Talking newspaper provides vital link for listeners aged over 90

Volunteers at Chatterbox, the Norwich Talking Newspaper, recording its 2,000th edition in 2018. Pict

Volunteers at Chatterbox, the Norwich Talking Newspaper, recording its 2,000th edition in 2018. Picture: Sonya Duncan - Credit: Sonya Duncan

A third of users of a service that brings local news to the visually impaired are aged over 90, a survey of its listeners has found.

Talking newspaper Chatterbox has been producing a podcast to ensure that blind and visually impaired

Talking newspaper Chatterbox has been producing a podcast to ensure that blind and visually impaired people still have access to news during coronavirus. Picture: Bethany Wales - Credit: Archant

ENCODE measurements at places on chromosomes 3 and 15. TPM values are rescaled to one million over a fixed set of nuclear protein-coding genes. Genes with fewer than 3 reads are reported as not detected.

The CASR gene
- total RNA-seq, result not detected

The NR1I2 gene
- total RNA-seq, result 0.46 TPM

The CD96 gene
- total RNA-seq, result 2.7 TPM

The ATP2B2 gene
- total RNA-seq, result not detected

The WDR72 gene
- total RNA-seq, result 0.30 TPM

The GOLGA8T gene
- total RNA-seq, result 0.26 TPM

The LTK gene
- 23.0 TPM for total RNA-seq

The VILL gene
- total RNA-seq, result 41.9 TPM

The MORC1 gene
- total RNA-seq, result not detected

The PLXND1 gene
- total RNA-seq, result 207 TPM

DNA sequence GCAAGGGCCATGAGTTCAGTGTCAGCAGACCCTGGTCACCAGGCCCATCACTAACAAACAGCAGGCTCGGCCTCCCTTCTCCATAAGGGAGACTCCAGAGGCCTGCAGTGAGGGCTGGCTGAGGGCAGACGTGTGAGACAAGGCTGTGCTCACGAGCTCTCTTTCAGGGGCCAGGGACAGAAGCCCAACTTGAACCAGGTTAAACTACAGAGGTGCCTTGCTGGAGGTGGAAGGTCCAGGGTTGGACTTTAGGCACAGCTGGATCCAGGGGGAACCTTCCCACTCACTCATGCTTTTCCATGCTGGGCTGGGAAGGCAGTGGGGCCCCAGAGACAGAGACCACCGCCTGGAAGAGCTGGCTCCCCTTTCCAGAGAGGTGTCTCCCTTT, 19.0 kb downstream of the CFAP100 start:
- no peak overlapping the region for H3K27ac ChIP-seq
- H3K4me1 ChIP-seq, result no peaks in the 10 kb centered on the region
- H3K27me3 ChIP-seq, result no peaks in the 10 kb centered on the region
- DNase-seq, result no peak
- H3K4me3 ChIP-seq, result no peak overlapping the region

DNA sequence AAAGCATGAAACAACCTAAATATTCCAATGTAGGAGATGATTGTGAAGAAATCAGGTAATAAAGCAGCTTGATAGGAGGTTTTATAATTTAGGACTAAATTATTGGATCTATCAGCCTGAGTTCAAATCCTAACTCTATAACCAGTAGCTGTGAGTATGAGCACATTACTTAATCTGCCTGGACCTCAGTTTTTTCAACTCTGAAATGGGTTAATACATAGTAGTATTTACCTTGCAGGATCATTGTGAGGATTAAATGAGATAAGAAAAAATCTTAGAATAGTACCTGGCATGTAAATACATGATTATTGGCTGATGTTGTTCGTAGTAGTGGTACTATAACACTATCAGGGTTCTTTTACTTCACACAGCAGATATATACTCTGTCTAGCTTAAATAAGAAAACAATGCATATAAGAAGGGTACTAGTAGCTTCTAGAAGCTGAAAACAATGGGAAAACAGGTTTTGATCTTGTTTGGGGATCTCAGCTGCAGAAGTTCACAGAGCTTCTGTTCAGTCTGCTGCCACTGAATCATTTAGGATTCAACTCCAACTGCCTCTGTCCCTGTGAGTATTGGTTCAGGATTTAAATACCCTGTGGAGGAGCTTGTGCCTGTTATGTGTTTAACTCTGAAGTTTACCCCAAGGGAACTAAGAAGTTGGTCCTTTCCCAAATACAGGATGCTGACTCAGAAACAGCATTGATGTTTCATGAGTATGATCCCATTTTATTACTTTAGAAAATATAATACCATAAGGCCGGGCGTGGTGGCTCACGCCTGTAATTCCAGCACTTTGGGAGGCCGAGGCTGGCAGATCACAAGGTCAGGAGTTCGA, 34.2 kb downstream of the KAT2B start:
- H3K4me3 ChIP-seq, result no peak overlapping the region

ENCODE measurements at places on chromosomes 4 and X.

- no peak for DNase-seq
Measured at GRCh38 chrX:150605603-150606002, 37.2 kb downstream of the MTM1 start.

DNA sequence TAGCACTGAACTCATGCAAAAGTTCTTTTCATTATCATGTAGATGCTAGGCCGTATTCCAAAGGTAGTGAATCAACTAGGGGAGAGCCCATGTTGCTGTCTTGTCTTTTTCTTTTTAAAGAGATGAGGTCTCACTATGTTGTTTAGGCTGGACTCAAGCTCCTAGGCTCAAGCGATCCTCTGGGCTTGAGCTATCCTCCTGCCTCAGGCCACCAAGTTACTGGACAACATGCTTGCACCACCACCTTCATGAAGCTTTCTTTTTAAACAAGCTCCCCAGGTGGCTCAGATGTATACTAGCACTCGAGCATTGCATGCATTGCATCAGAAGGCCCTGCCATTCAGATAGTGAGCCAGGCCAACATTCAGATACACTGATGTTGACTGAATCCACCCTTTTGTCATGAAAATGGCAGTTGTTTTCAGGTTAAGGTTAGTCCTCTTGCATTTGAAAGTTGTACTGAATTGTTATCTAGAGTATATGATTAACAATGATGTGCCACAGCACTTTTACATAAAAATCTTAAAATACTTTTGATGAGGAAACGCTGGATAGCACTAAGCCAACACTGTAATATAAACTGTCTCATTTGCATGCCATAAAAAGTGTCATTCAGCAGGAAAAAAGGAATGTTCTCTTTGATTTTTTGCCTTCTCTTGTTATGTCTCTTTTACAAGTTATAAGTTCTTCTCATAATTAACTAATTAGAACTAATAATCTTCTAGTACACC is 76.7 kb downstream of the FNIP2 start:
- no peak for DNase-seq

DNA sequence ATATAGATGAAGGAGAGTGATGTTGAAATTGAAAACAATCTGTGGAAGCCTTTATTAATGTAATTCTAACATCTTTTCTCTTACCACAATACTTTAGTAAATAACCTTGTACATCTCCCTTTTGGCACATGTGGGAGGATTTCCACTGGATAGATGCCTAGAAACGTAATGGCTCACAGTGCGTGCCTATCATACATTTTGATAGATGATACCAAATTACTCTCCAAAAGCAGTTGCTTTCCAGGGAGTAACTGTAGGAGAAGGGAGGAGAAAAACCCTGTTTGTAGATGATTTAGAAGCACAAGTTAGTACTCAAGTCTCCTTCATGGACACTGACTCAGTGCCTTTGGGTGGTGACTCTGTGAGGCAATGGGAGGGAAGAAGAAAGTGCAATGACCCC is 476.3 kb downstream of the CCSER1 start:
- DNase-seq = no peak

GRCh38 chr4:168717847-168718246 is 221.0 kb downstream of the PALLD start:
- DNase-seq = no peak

Chatterbox, the volunteer-run Norwich talking newspaper, found 85pc of listeners are in their 70s, 70pc are over 80, while 69 of the listeners included in the survey were over 90, the oldest was 103.

Among them is Bessie Bremner, 96, who has been using it for 12 years since her sight deteriorated. She said the service had been even more important since coronavirus had limited contact with the outside world.

MORE: Book club for visually-impaired literature lovers shifts onlineThe pandemic has meant the service has launched a weekly podcast version as well as continuing to deliver its audio news round-up on memory sticks where possible.

The charity’s 100 volunteers have been putting together a recording of highlights from the Norwich Evening News every week for over 42 years.

Another listener, who has just reached 100, said she is often able to tell her family about news that was unknown to them.


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